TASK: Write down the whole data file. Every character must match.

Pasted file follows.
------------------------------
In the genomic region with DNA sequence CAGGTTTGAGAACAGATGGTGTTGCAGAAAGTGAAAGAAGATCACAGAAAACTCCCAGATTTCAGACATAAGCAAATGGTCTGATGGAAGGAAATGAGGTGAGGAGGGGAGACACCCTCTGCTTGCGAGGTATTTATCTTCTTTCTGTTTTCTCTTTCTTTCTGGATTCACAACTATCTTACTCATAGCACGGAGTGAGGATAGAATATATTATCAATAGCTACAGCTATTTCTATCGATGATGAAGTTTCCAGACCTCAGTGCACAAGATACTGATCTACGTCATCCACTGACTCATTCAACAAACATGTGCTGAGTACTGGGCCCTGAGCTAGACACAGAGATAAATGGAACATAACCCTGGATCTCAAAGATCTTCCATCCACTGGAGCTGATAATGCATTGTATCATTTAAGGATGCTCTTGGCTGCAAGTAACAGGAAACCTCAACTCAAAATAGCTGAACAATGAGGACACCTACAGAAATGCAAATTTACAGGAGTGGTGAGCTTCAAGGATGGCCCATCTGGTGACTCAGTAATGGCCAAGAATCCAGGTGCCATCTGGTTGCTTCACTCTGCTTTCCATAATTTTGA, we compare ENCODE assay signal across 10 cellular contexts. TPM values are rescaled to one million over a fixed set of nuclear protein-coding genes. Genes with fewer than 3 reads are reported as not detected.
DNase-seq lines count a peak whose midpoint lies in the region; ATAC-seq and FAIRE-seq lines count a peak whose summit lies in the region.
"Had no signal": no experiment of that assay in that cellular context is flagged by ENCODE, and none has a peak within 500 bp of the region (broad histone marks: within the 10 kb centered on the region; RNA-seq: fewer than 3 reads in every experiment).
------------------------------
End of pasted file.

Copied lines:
In the genomic region with DNA sequence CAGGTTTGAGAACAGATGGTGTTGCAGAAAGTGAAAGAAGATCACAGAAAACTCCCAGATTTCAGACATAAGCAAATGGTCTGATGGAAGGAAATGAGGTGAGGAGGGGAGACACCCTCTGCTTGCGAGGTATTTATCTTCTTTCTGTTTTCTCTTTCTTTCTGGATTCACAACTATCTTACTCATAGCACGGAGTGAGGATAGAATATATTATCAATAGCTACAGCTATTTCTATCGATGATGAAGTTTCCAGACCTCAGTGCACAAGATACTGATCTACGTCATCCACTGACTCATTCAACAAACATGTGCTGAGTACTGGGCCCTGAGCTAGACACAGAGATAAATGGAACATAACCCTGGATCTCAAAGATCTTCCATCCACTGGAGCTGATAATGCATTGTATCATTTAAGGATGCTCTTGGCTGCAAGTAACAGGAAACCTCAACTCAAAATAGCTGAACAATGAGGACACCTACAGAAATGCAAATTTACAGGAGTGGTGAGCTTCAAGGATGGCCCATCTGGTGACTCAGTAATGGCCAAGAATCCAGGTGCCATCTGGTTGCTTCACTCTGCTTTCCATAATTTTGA, we compare ENCODE assay signal across 10 cellular contexts. TPM values are rescaled to one million over a fixed set of nuclear protein-coding genes. Genes with fewer than 3 reads are reported as not detected.
DNase-seq lines count a peak whose midpoint lies in the region; ATAC-seq and FAIRE-seq lines count a peak whose summit lies in the region.
"Had no signal": no experiment of that assay in that cellular context is flagged by ENCODE, and none has a peak within 500 bp of the region (broad histone marks: within the 10 kb centered on the region; RNA-seq: fewer than 3 reads in every experiment).